“So we [Pees and wife Melody] went up to our lake house in Michigan. It’s a Thursday night in January. We went out to dinner with our financial adviser, and we’re figuring out the NFL pension and how we’re going to live. Melody was planning this river cruise in Europe. The next morning, the phone rang. I said, ‘Hi Mike,’ and she knew. Mike Vrabel. He’d just gotten the Tennessee head-coaching job. He needed someone with experience to run the defense. He wanted me to be the coordinator.”

Pees’ only son, Matt Pees, was a high school coach in Denver. Dean Pees might have taken the Titans job anyway, but he asked Vrabel if he could bring Matt as defensive quality control coach. Vrabel checked, called the next day to say Matt was welcome on the staff, and the deal got done. Father and son coached together in 2018 and 2019.

“Of course losing at Kansas City was disappointing. But winning at New England and winning at Baltimore in the playoffs, against two coaches I have so much respect for, was an incredible way to go out. That goal-line stand in the second quarter at New England is a career highlight. But this time, I’m done coaching. Forty-seven years is enough. Not saying I’d never do some other job in football, but not coaching.

“It’s been a great career. Very, very blessed. My wife’s been fantastic. My kids have been fantastic—their whole lives, they just take off one jersey and put on another. I’m looking at my grandson right now—he’s 8, and he’s wearing a Titans cap.

“People ask me, ‘What’s your favorite place you coached?’ All of ‘em. They ask, ‘Who’s your favorite player?’ All of ‘em.

“In this football business, who can say they never got fired? Who can say they loved every job they had? For 47 years!”
That is the very quintessence of Bravo. Competent, hard-working, loyal, and valued by every Alpha he encountered. Limited ambition combined with incredible success. This is why it is so valuable for a man to know and understand his place in the hierarchy. Hierarchical fit is one of the key components of long-term success.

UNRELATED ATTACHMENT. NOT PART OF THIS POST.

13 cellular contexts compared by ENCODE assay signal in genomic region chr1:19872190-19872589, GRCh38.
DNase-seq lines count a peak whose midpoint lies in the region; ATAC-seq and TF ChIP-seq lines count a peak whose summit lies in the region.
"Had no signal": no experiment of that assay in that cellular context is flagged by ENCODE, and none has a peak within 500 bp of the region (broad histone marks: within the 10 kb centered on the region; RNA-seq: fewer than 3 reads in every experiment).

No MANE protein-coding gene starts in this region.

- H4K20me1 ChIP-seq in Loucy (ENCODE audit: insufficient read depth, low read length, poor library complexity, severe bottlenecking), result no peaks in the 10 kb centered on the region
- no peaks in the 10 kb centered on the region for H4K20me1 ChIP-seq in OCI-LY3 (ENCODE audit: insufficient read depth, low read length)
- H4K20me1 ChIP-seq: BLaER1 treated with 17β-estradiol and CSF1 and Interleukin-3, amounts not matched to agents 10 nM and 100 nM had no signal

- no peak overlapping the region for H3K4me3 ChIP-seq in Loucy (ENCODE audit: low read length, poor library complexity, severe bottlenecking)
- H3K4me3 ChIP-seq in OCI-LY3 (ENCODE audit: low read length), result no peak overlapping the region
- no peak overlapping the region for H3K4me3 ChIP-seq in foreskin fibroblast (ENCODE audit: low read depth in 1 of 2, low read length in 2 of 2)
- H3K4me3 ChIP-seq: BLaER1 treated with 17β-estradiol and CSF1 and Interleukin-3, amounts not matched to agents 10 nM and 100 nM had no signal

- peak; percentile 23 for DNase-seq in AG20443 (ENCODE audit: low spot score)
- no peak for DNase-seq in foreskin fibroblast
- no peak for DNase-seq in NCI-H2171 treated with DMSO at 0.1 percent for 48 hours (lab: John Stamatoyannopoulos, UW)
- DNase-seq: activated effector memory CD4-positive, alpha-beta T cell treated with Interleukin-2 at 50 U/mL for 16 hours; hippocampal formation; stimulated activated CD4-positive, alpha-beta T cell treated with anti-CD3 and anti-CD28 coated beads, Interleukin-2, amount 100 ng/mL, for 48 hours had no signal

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59 Comments:

Blogger Dos Voltz January 27, 2020 8:40 AM  

Interesting story, what a great guy! He was at Miami of Ohio when I was a student there. My best friend and roommate played on that team - back then we were REDSKINS. (Now they're lame-o Redhawks).

Blogger David Ray Milton January 27, 2020 8:47 AM  

Until I read your SSH, I never understood that all of my best friends through life have been bravos. They are truly fantastic people. If you show appreciation and loyalty to them they will move mountains to help you out.

Blogger theartistformerlyknownasgeorge January 27, 2020 8:57 AM  

Except he didn't know his place in the hierarchy.

He just did his duty.

The hierarchy happens organicly by everyone just doing the same. You can't get it by using the analytical tools that describe it after it alreafy exists.

Trying to do so is what sends so many that recognize the hierarchy into a tail spin.

Blogger tuberman January 27, 2020 8:59 AM  

Very nice career.

Blogger Doktor Jeep January 27, 2020 10:05 AM  

It was Owen I think who I first heard the term "bravo". And I think he was right. At this point I consider the term "beta simp" to be incorrect. I don't know from where on the SSH guys are sending money to e-thots or marrying single mothers. Probably omegas. The few that can afford it perhaps.
Maybe for many the information is incomplete and their perception of SSH is binary. It's only alpha who is on top and the winner who gets the girls or complete beta loser. Not knowing there are at least 5 layers between alpha and loser.

Blogger VD January 27, 2020 10:06 AM  

The hierarchy happens organicly by everyone just doing the same. You can't get it by using the analytical tools that describe it after it alreafy exists.

Shut up, gamma. You have no idea what you're talking about.

Blogger J Van Stry January 27, 2020 10:13 AM  

Loyalty is one of those things that the Gammas just don't get. When they end up in positions of power, they will actually punish those trying to be loyal to them.